Mark 12:18 Then the Sadducees, who say there is no resurrection, came to him with a question. 19 “Teacher,” they said, “Moses wrote for us that if a man’s brother dies and leaves a wife but no children, the man must marry the widow and raise up offspring for his brother. 20 Now there were seven brothers. The first one married and died without leaving any children. 21 The second one married the widow, but he also died, leaving no child. It was the same with the third. 22 In fact, none of the seven left any children. Last of all, the woman died too. 23 At the resurrection whose wife will she be, since the seven were married to her?”24 Jesus replied, “Are you not in error because you do not know the Scriptures or the power of God? 25 When the dead rise, they will neither marry nor be given in marriage; they will be like the angels in heaven. 26 Now about the dead rising—have you not read in the Book of Moses, in the account of the burning bush, how God said to him, ‘I am the God of Abraham, the God of Isaac, and the God of Jacob’ 27 He is not the God of the dead, but of the living. You are badly mistaken!”
There was once a rabbi who would always answer questions with more questions. That irritated one of his disciples to the point where, in exasperation, he asked, “Rabbi, why can’t I ever get a straight answer from you? Why do you always answer my questions with more questions?”
And the rabbi replied, “So, what have you got against questions?”
So, be careful whenever you ask the Rabbi Jesus a question, because you may get in return a question like the powerful, penetrating, perceptive question he put to the Saducees in today’s Gospel text: “Is not your problem that you know neither the Scriptures nor the power of God?”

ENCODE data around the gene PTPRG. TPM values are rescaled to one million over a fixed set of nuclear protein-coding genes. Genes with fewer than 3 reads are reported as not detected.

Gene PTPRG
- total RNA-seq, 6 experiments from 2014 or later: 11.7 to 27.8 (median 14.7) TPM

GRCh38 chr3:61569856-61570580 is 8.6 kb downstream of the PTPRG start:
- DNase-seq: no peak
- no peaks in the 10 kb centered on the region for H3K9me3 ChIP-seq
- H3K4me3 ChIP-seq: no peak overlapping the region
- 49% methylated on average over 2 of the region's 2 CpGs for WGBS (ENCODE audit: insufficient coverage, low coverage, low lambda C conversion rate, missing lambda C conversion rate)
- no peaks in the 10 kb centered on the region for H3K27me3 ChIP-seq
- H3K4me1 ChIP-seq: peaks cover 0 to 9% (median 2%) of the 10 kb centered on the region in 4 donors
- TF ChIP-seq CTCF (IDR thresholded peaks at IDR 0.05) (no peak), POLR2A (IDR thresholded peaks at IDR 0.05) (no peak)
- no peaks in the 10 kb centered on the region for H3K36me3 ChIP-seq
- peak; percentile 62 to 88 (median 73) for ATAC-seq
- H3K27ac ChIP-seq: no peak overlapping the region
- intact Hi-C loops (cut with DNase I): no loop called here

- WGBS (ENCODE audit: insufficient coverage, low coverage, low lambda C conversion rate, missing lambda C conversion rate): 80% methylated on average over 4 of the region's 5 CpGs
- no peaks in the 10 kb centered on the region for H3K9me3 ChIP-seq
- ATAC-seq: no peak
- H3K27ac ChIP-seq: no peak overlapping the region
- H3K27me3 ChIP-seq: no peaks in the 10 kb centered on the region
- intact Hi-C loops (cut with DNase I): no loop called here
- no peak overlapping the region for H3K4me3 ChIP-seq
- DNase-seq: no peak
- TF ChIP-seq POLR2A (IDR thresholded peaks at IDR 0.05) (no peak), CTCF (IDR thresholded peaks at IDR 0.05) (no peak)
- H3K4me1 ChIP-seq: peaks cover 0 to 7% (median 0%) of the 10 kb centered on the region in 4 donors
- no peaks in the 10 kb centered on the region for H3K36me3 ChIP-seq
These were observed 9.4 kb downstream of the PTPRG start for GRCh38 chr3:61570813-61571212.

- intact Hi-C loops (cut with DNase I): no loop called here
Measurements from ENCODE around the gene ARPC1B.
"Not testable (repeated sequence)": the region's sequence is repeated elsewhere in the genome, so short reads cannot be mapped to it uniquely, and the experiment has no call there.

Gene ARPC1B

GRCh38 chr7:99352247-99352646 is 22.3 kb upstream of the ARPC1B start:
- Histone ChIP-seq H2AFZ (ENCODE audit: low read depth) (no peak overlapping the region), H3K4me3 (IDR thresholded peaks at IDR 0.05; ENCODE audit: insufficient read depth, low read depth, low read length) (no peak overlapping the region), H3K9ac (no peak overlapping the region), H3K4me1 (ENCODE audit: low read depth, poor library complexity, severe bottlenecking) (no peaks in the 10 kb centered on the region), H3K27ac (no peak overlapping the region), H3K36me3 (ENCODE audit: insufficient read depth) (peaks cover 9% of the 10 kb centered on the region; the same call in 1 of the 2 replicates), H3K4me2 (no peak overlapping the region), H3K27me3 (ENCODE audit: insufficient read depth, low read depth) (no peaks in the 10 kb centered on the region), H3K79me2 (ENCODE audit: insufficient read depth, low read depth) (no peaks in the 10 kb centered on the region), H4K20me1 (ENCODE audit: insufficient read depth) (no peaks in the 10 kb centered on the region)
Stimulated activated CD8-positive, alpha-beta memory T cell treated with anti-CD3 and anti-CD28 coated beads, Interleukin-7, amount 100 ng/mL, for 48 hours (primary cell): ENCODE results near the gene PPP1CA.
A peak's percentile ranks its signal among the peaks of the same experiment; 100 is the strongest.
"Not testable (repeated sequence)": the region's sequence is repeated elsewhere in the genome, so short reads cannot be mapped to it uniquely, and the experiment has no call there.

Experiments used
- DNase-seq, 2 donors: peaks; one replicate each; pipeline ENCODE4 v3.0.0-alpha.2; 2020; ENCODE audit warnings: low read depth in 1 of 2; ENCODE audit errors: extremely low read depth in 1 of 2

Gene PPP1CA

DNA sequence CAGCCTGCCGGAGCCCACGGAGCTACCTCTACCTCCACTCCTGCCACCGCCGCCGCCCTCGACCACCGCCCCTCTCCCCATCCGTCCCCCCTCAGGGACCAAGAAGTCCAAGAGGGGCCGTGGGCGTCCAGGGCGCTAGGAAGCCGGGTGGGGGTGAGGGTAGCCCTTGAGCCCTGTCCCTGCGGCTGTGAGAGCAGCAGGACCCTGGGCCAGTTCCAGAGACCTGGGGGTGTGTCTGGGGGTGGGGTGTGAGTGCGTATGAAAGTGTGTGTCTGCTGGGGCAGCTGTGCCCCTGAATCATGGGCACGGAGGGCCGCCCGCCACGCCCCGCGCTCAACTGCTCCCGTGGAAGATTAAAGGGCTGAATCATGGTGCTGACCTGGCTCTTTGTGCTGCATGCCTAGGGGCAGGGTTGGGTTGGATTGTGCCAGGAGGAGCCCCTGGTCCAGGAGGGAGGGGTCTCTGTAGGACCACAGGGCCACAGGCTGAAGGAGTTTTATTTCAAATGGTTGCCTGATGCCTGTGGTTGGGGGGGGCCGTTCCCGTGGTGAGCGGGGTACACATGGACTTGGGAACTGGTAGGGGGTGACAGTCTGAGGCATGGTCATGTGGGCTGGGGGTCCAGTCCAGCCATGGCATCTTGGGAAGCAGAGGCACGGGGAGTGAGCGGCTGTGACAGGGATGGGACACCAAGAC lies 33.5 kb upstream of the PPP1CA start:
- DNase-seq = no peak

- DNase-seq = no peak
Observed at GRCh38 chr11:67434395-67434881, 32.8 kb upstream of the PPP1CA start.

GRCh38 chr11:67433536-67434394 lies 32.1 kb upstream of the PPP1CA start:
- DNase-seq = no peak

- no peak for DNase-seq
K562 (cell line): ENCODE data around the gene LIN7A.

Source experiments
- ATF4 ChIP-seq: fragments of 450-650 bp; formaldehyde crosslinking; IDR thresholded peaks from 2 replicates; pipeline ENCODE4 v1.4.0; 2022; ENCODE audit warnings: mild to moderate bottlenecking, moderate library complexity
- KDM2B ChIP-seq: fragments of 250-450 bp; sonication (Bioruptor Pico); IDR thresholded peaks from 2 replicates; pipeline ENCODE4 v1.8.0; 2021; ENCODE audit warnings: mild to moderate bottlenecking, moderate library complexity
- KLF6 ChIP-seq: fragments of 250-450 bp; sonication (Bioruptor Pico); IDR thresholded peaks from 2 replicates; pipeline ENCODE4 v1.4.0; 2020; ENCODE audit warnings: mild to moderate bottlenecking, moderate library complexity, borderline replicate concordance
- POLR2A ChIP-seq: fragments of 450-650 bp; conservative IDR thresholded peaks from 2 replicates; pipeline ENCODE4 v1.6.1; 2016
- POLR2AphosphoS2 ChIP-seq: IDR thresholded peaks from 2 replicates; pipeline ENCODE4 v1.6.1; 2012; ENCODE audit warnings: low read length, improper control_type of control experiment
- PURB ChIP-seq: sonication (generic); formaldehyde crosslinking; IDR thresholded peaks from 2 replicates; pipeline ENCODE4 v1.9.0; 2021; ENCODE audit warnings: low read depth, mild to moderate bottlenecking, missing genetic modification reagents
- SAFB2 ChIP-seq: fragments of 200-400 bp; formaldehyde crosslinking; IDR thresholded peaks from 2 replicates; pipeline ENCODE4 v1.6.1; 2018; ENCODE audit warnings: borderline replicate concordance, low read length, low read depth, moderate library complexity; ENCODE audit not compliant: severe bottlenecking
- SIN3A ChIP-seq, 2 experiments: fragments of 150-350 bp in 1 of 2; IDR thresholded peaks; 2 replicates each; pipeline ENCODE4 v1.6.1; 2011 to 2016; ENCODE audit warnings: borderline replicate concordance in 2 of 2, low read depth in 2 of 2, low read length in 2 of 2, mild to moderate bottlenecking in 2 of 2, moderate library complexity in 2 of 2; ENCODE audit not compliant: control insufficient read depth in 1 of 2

So much for their convoluted question about life after death, or about marriage and gender in the next life. Jesus cuts through the clutter of one woman and seven husbands, puts his finger on the main point, and diagnoses the true condition of his inquisitors’ hearts when he says, “You know neither the scriptures nor power of God.”
And how better might one describe the adventure the disciples were on when they answered Jesus’ call, “Come, Follow Me,” than to know the Scriptures and the power of God, but in a new way?
And what else makes us a church? What else gets me out of bed every morning as a pastor but this: to know the Scriptures and the power of God? And to make them known?
Don’t get too distracted by the strange story that the Sadducees weave, about the woman with seven dead husbands, who also were brothers. Its from the ancient practice of Levirate marriage, whereby whenever a man died childless, his widow married his next brother so that she might bear and raise up heirs in the dead man’s name and lineage. Back then it was safety net and social security for widows, and a way to keep a man’s lineage and heritage intact. Isn’t it ironic that the Saducees would argue against eternal life using the very law meant to ensure that a man’s name and estate outlived him? Now, 21st Century Americans hear this story about the woman widowed seven times and wonder, Is she poisoning them? But again, this passage is not really about all that. Its about knowing the scriptures and the power of God.
Behind the Saducees’ question about eternal life stood what was perhaps the biggest single controversy in Judaism at the time: just what qualifies as scripture? Just what is the Word of God? That explains why they would even raise this question about eternal life. The Saducees were one school of Jewish religious life at the time. They were mostly of the priestly class. They had a very skinny Bible. They had only the Pentateuch, the first five books of Moses, from Genesis to Deuteronomy, the law and the stories of creation and the exodus. That’s where you find all the rules and regs for the sacrifices and ceremonies they did as priests and Levites.
And that’s why they didn’t believe in life after death. There’s precious little about that in the Moses and the first five books of the Bible. They are more concerned with the long-term survival of the people of Israel, than with the survival of any persons. And I’m sure that made the Saducees very sad, you see.
But to the other main school of Jewish religion, the Pharisees, their sense for the inspired Word of God included pretty much everything that is in our Old Testament today, starting with the law, the Pentateuch of the Saducees, yes, but also going on to include the books of history, the prophets, the poets and the psalms in our Bible. And in those additional books you get hints and shadows about judgment and life after death, especially in Daniel and some of the psalms. And the Pharisees would say that “that is very fair, I see.”